The summer of few movies: Canada’s summer movie season will be great for streamers, writes Film Editor Barry Hertz, with the Jason Momoa thriller Sweet Girl and the Fear Street trilogy on Netflix, the Chris Pratt sci-fi adventure The Tomorrow War on Amazon Prime Video and Cruella, Black Widow and Jungle Cruise on Disney+. But for provinces where theatres have not been open for more than half a year, this will be an especially cruel summer as we’re forced to watch our fully vaccinated American neighbours flock to the cinema.

Get gardening: One year into the COVID-19 pandemic, gardening remains a bright spot for many, with seed companies never busier and people inspired to start growing. Our spring gardening guide has everything you need to know about weeding and watering, choosing plants and growing vegetables.


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The pandemic forced a wedding reckoning. Many couples have responded by simplifying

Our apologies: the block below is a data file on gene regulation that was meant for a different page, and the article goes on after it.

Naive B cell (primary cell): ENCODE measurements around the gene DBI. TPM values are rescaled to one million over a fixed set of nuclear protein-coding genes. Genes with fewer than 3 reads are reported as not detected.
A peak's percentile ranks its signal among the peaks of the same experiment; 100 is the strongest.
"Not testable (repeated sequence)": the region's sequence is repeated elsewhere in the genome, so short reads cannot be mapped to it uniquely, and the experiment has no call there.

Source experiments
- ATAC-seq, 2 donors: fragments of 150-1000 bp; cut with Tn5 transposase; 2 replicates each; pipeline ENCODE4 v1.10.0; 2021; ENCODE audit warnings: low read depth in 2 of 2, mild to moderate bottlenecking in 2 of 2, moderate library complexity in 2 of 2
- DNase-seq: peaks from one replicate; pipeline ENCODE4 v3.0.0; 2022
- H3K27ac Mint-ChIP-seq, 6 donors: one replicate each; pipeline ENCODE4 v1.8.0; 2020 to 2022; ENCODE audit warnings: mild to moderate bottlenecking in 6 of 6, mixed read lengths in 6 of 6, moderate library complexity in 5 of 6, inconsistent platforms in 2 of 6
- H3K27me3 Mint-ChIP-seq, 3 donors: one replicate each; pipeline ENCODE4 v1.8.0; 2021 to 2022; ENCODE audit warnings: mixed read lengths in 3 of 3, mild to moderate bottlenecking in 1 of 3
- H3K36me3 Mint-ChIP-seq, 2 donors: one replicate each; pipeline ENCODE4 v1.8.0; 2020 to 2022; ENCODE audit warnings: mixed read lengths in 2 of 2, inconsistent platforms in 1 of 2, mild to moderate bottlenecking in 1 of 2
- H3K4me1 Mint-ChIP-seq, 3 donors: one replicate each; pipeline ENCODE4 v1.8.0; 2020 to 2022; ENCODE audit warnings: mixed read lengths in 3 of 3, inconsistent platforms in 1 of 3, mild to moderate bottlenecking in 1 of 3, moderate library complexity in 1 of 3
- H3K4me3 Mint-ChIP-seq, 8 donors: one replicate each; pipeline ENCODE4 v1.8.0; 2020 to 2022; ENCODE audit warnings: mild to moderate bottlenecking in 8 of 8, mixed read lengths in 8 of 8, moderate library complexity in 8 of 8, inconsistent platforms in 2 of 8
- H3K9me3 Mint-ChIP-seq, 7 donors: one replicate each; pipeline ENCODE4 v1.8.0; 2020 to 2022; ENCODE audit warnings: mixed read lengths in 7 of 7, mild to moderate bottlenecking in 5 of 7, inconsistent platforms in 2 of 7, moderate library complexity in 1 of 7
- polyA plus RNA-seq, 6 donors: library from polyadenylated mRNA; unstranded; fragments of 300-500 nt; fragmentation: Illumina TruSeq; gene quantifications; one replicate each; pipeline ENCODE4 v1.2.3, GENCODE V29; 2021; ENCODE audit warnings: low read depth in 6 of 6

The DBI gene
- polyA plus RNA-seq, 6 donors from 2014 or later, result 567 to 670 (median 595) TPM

Robyn Obermeyer and Kyle Birch have planned three weddings in the past year. The first was for 85 people, the second for 25 close friends and family, but the third – as the saying goes – was the charm. Tired of delays caused by on-again, off-again lockdowns, the couple eloped last October at a simple ceremony in the woods an hour’s drive from Montreal. “When the day arrived, it was stunningly beautiful and so incredibly special, because for all the heartbreak we went through, we were so relieved to finally be getting married,” Obermeyer says .

The pandemic has forced engaged couples to reconsider what is truly important about their big day. Rather than the grand, lavish affairs typical of Canada’s $5-billion-a-year wedding industry, talk is turning to micro-weddings, elopements and whether it’s really worth registering for fancy cutlery. Read the full story by Gayle MacDonald.

Evening Update is compiled and written weekdays by an editor in The Globe’s live news department. If you’d like to receive this newsletter by e-mail every weekday evening, go here to sign up. If you have any feedback, send us a note.